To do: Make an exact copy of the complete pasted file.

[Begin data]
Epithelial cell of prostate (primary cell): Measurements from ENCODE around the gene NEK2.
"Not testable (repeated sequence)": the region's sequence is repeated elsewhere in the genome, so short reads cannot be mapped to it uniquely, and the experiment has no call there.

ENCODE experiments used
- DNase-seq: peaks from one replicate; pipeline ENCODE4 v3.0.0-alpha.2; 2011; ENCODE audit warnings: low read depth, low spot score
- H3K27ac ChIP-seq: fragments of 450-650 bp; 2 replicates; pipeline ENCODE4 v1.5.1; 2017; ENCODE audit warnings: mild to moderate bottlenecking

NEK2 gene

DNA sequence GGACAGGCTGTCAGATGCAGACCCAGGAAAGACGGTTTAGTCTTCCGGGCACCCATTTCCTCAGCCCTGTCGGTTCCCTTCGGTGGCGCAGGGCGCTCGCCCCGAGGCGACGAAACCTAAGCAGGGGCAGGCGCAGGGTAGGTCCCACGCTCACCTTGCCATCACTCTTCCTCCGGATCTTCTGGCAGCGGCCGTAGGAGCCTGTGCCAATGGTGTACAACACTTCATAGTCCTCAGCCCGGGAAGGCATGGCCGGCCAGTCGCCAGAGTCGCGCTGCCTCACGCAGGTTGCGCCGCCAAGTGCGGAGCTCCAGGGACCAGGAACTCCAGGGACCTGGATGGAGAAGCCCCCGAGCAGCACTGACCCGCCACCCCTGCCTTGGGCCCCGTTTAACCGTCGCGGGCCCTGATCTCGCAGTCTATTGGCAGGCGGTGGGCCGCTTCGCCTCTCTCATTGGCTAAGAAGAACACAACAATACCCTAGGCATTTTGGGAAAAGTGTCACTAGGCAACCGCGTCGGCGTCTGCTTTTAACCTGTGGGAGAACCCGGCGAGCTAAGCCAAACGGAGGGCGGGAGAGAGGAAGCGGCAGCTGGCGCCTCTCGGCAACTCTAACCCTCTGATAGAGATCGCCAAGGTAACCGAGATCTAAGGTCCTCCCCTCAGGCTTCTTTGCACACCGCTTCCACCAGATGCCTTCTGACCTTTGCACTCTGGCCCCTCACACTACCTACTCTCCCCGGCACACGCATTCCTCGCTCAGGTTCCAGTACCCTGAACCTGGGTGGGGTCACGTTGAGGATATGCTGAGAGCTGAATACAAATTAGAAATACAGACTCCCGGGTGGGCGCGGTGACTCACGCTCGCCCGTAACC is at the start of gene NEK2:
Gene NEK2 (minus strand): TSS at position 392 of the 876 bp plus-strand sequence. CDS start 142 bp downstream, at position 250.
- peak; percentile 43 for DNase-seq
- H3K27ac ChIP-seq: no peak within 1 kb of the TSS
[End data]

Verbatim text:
Epithelial cell of prostate (primary cell): Measurements from ENCODE around the gene NEK2.
"Not testable (repeated sequence)": the region's sequence is repeated elsewhere in the genome, so short reads cannot be mapped to it uniquely, and the experiment has no call there.

ENCODE experiments used
- DNase-seq: peaks from one replicate; pipeline ENCODE4 v3.0.0-alpha.2; 2011; ENCODE audit warnings: low read depth, low spot score
- H3K27ac ChIP-seq: fragments of 450-650 bp; 2 replicates; pipeline ENCODE4 v1.5.1; 2017; ENCODE audit warnings: mild to moderate bottlenecking

NEK2 gene

DNA sequence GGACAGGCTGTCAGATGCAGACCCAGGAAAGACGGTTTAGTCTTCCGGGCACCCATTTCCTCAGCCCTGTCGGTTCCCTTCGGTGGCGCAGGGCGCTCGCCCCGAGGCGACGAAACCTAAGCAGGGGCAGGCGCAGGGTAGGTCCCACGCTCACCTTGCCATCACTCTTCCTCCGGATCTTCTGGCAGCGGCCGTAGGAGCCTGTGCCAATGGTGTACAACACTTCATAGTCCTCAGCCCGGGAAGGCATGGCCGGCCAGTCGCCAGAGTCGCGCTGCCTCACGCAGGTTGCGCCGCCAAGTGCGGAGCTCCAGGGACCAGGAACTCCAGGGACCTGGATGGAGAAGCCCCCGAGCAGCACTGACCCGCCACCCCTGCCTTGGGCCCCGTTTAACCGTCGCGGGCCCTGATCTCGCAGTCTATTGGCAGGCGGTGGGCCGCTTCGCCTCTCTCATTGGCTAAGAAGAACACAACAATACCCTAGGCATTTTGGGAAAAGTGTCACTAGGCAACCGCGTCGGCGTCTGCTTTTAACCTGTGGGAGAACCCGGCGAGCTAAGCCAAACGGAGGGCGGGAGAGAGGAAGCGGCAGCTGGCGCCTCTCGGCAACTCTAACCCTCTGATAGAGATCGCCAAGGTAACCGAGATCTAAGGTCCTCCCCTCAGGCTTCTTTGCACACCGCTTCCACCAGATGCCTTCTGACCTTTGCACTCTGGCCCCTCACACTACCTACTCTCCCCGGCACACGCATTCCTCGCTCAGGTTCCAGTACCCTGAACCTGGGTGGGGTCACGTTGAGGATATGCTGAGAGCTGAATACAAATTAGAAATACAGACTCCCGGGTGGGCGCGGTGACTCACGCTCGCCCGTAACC is at the start of gene NEK2:
Gene NEK2 (minus strand): TSS at position 392 of the 876 bp plus-strand sequence. CDS start 142 bp downstream, at position 250.
- peak; percentile 43 for DNase-seq
- H3K27ac ChIP-seq: no peak within 1 kb of the TSS